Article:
Okay….so did I nail it on my prediction about Joubert! Told ya he was looking good, wink wink;-)….so I was way off on that one? Everyone tries to predict through practices…Goes to show ya, practice means absolute NOTHING! I kid u not….didn’t see him miss a quad in practice since he’s been here.

Which leads me to track record, and history….Joubert (Fra) has a history of crumbling at the biggest moments. And that also leads me to Plushenko (Rus) and Evan (USA)….Evan’s history is pretty good when it counts, so I see him skating another well-prepared, well-trained Long program. As far as Plush, he has a history of pretty much nailing everything when he has to! The more pressure, the better he skates….and if history repeats itself, he’s gonna come out p***ed off that everyone is so close after the short, and bring it like they’ve never seen in the long.

Here’s where it gets interesting…in the Long prgm, points are factored by 2 for components, which means this: Evan & Daisuke (Jpn) are gonna say….Plush, you do your Quads will give you 5 points there, but where we got you in the short was components (artistic) about a 2 and change point advantage. So, in the Long our 2 and change advantage, now factored by 2 is really close to 5 pts. Well now we are even! You got Plush – u got yur 5 pts jumping, we got our 5 pts on artistry…..we are in a dead heat…Let’s do it!!

Now this is all under the GIGANTIC assumption that they all skate clean! Well, we know how that assumption works – case in point Mr. Joubert?

So, Daisuke…loved his short, love his skating. Here’s what I think his strategy is for the long….he feels he has Plush on the Component mark (artistic), so if he does the quad (like Plush)…he can win. So, he’s swinging for the fences. But if Dais misses it, he could find himself in 5th or 6th. That’s an all or nothing strategy. (btw, has had a pretty low % of success on the quad this week – like 10%). If Dais wants a medal, he should skate clean with no Quad, and assure himself on the podium…and hope Plush and Evan screw up, to win.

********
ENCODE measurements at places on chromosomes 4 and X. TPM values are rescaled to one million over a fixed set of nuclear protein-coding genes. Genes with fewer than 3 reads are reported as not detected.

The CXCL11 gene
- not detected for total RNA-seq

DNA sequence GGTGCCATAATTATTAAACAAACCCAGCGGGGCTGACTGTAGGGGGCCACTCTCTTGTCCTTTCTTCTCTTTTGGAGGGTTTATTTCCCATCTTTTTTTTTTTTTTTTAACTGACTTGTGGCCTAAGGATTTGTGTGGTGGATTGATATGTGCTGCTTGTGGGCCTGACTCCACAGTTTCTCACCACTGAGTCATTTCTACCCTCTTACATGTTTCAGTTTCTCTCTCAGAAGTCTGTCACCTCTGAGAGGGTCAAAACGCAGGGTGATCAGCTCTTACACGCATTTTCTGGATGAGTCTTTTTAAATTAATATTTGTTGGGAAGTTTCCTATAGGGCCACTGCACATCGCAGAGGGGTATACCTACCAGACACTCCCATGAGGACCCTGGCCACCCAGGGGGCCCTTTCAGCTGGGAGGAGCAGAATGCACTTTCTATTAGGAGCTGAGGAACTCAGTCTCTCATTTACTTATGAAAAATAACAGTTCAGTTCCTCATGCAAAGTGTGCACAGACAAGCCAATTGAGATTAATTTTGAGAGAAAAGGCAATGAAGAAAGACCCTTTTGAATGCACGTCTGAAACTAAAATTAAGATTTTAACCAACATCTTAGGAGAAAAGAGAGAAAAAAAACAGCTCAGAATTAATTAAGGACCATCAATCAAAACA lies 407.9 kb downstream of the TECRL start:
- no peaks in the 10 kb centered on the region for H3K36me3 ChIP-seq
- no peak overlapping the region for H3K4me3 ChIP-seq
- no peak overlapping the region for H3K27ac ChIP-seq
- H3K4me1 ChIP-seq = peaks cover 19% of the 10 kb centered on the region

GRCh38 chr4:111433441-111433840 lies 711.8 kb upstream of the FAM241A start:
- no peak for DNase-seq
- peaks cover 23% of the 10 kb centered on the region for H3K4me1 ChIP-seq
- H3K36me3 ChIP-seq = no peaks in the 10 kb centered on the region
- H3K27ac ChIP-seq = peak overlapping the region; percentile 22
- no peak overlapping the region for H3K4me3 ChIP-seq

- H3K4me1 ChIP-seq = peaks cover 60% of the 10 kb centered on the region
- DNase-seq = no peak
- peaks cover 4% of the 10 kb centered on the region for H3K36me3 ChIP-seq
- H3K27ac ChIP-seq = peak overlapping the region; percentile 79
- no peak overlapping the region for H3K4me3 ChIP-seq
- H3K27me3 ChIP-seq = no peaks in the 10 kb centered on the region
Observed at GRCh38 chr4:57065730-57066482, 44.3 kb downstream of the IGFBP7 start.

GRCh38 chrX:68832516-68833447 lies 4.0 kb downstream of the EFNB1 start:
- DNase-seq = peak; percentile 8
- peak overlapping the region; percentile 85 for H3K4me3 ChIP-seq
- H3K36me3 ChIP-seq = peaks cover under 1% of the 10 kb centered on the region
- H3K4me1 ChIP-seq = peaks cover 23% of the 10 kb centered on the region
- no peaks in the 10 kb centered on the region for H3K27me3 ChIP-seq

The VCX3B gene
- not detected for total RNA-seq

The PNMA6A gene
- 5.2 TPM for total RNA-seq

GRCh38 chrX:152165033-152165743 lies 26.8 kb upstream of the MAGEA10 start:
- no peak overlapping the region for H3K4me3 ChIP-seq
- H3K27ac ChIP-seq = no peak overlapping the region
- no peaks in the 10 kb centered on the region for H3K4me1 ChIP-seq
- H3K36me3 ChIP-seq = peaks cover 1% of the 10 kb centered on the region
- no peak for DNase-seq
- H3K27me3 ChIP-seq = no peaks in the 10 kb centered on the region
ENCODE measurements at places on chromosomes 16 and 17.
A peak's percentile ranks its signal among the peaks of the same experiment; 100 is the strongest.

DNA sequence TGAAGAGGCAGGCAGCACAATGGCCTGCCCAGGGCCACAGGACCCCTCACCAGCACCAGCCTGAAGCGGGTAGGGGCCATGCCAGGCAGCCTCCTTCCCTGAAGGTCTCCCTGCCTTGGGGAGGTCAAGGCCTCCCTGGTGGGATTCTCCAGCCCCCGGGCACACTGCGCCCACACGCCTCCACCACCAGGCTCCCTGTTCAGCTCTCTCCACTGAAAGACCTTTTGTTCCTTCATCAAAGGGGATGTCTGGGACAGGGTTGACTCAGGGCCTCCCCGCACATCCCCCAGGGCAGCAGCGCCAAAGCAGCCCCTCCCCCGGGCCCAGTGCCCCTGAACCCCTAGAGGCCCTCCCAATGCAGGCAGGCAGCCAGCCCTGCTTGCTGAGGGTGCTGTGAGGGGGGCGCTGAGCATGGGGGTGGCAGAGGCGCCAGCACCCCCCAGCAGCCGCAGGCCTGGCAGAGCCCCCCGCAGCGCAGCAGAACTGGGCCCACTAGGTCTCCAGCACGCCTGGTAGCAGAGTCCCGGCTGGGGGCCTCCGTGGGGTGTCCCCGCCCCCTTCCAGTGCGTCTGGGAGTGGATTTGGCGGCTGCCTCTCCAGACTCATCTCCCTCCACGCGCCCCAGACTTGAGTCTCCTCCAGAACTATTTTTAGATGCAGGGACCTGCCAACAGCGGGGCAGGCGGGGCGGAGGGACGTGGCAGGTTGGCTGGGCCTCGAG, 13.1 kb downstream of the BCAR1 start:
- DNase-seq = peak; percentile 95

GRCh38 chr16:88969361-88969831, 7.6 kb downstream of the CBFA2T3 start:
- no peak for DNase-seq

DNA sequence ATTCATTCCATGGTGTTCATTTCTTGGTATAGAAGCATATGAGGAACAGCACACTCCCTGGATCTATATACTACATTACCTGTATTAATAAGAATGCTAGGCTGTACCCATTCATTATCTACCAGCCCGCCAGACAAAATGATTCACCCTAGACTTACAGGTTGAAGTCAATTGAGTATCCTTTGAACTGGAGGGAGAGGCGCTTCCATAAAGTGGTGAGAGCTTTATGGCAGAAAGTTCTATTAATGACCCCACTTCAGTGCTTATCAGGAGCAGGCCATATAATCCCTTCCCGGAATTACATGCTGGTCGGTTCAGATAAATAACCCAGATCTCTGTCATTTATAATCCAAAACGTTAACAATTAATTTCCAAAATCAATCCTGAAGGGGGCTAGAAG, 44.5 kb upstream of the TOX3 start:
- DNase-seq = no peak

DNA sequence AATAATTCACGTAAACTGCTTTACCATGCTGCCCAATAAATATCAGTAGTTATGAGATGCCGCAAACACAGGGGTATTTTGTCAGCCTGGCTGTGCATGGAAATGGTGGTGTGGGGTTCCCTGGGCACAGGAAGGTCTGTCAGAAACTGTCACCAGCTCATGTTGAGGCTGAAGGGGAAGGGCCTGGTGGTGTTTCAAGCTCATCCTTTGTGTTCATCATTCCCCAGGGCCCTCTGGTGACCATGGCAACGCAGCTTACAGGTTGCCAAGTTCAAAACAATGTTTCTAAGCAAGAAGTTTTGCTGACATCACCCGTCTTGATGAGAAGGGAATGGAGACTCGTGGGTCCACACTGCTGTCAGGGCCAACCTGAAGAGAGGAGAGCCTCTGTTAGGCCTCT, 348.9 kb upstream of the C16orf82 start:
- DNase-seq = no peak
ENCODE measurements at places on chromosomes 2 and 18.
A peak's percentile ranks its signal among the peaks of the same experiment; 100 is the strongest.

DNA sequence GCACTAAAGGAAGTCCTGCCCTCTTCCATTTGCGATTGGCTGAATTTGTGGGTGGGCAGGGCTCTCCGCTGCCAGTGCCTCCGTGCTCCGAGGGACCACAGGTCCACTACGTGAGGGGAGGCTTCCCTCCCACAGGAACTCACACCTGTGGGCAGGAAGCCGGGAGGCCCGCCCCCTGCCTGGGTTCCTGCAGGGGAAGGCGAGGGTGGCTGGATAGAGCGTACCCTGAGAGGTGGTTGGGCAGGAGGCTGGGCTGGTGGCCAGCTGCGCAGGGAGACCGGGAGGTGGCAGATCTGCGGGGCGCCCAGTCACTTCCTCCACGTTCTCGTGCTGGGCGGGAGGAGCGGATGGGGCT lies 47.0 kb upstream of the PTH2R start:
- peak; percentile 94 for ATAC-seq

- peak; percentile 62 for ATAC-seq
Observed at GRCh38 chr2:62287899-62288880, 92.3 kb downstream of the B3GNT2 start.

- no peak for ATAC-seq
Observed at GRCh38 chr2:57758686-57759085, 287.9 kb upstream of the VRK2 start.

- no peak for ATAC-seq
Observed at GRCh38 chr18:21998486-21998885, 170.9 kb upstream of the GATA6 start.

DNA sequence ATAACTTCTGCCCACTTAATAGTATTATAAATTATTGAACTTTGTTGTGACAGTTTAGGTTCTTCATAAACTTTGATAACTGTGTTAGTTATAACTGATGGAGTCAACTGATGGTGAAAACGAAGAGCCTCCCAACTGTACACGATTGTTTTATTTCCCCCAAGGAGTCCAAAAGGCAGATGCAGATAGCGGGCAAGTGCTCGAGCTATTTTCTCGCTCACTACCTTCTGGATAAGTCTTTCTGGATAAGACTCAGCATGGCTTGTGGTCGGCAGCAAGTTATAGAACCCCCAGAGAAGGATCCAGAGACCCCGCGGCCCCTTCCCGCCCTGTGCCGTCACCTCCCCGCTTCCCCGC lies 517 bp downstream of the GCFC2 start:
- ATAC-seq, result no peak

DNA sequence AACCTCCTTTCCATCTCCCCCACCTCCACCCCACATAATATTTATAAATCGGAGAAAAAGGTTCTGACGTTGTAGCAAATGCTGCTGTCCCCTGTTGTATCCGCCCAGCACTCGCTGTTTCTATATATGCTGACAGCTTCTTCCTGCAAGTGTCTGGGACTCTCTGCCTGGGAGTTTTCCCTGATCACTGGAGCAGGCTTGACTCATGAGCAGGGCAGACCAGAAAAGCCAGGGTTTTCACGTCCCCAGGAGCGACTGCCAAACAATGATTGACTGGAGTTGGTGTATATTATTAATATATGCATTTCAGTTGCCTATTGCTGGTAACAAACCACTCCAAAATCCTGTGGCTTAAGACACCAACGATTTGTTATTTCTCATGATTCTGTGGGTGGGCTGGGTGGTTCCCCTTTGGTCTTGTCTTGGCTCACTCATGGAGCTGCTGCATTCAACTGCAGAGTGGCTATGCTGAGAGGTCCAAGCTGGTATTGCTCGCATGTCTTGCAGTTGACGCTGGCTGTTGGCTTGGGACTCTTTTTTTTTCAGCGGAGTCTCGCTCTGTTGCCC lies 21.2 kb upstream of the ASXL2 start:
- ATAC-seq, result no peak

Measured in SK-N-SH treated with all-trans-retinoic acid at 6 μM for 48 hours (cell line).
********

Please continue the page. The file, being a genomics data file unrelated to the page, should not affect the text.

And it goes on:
Now Evan is gonna be steady eddie. He is by far the hardest worker. Love his quote, “I learned if someone is better than you, you have to work twice as hard.” He will not try the quad, skate clean and hope his component (artistic) marks can make up the difference on Plush’s technical (jumping) mark. This was the case in the short program, where he gave Plush the technical mark with the Quad, and took it right back by beating him in components.

One analogy I have used for how to win in this system is…..there are 2 ways to win in this system. Like a football drive, you can make 5 and 10 yrd runs and passes to put together a 10 play drive and score 6 pts…..or….you can go for the play-action bomb and score big in 1 play. The result is the same….a TD and 6 pts on the board. You just got there two different ways.

Plushenko is the bomb, with the quad for the TD….and Evan/Dais are the chip away with 5 different component (artistic) marks, and they still get the TD.

Where it gets fun is….what if Plush goes for 2 Bombs in the Long program? Is there enough time for the others to put together two 10-play drives?

We’ll see?

That leads me to the dark horses…

Oda (Jpn) has been on fire this year, and I see him skating great again tomorrow. If Dais tries the quad and misses, guess who’s waiting to take advantage? Mr. Japan #2?
Lambiel (Sui) also has not one, but TWO Quads!....and some huge Component Marks. He’s been pretty sporatic all week, and what he did in the short is about what I expected. Judges love him.
Johnny Weir – what can I say? He skated really well, and he has been all week. I see him doing another solid program in the Long. Where he places depends a lot on what everyone else does.

Also a note for you judge knowledgeable fans out there….Evan and Dais got +2.20 GOE on their ftwrk too! And caught Plush on his famous “I don’t have any transitions”. Plush got a 6.8 on Transitions, while Dais had a 7.5 and Evan a 7.95! There combos also narrowed the gap on big GOE +’s.

Skate for GOLD…here we come!
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Re: Женя НА ОЛИМПИЙСКИХ ИГРАХ || Plushy at the Olympics

Postby cekoni » 18 Feb 2010, 09:54

So... reading on the "twitter" people, who pray to God, only that Plushy not win: "Please, anyone, just not Plushenko" :ps_ih: ... It is obvious that the American media duel of Plushy and Lysacek's turned into a clash of "good west and evil east" :sh_ок: :-)

... I fear, on the their unfortune, that Plushy is stronger in these mind games than Evan :plush41: :mi_ga_et: .... Lysacek not stand, I'm sure, such the "burden of responsibility which lies on his shoulders" :)-(: :hi_hi_hi:

:plush17: :ry_car: :chir_lider: :plush1: :plush14: :plush11:


P.S. on twitter's have much more posts of people who cheer for Plushy :co_ol: ... check and yourself :mi_ga_et:
http://twitter.com/search?q=plushenko